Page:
By way of introduction, the Emerging Payments Association (EPA) is the UK’s largest community of innovative PayTech companies, whose goals are to strengthen and expand the payments eco-system. The EPA consists of thousands of members from all sectors of the payments chain; including payments schemes, banks and issuers, merchant acquirers, payment service providers and retailers to name a few. A number of these companies are now collaborating under the Project Inclusion working group to focus on delivering technology that addresses the challenges around financial inclusion. With our members leading innovation in FinTech, Project Inclusion is uniquely placed to provide a range of technological platforms to deliver scalable and sustainable financial services, whilst offering the users choice, visibility and control of their budgets and spend.
Earlier this year, Theresa May spoke of changing Britain for the better, with a shared society in which wealth and opportunity were not the preserve of an elite. We believe that access to better financial services that help people control spend is pivotal to this mandate. We feel strongly that financial inclusion is essential for anyone wanting to participate fairly and fully in everyday life. Without access to appropriate mainstream financial services, people pay more for goods and services and have less choice. The impact of exclusion is not just financial and it does not just affect the disadvantaged and low-income segments of society. It affects all segments, all ages and touches on education, employment, health, housing, and overall well-being and, with c1.7m adults in the UK without a bank account, this problem doesn’t look like it will disappear anytime soon without concerted efforts.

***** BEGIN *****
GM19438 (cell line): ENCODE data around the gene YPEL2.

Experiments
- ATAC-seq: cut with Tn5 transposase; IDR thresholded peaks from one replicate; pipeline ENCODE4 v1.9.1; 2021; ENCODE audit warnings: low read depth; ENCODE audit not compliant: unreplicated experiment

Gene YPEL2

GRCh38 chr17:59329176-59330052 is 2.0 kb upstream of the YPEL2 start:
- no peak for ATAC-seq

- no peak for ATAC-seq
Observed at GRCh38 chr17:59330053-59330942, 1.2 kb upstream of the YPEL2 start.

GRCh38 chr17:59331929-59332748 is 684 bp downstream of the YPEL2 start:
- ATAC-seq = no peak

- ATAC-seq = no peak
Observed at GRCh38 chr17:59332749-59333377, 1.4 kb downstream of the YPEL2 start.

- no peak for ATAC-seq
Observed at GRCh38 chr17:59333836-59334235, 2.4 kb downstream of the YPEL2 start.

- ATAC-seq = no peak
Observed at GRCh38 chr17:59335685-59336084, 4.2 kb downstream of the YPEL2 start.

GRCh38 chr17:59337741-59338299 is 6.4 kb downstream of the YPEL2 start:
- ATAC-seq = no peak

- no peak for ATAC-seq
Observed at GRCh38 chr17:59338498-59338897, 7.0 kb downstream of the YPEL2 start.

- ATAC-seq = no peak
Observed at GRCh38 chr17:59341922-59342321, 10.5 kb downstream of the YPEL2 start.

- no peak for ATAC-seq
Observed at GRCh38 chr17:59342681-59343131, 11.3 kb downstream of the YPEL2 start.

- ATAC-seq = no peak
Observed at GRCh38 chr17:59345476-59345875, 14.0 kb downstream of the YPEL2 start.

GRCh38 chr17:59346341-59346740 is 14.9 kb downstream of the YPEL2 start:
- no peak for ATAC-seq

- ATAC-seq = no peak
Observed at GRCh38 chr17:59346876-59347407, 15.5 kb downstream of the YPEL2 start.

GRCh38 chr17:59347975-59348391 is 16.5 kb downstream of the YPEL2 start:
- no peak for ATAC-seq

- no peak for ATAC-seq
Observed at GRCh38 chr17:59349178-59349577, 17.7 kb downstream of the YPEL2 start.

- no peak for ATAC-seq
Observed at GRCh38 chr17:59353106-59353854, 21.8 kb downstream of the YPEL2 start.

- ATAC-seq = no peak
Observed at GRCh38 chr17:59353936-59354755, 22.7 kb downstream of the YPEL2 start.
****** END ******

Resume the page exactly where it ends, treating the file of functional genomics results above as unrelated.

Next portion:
We believe that there is an alternative, more efficient, cost effective set of solutions with a greater reach than the current instruments to disburse Universal Credit payments. We believe that we have the platforms to support electronic payment facilities such as Direct Debits, Faster Payments and Standing Orders. Working with a broad selection of companies across the payments value chain Project Inclusion is in an ideal position to focus on that alternative solution however, we do recognise that financial inclusion is much broader than the need for a new breed of payment instruments. We strongly agree with the Financial Inclusion Commission and ask that you appoint a Minister for Financial Inclusion.
The Project Inclusion team meet on a regular basis and we are currently scheduling a round table with the Department of Work and Pensions to showcase some of our members and their technology that is available today.
We ask that you create a Minister for Financial Inclusion within your party manifesto, to ensure that there is a clear mandate of responsibility and accountability to lead and drive progress.
We would also welcome the opportunity to showcase the work at the Emerging Payments Association, including Project Inclusion and other such projects aimed at improving lives.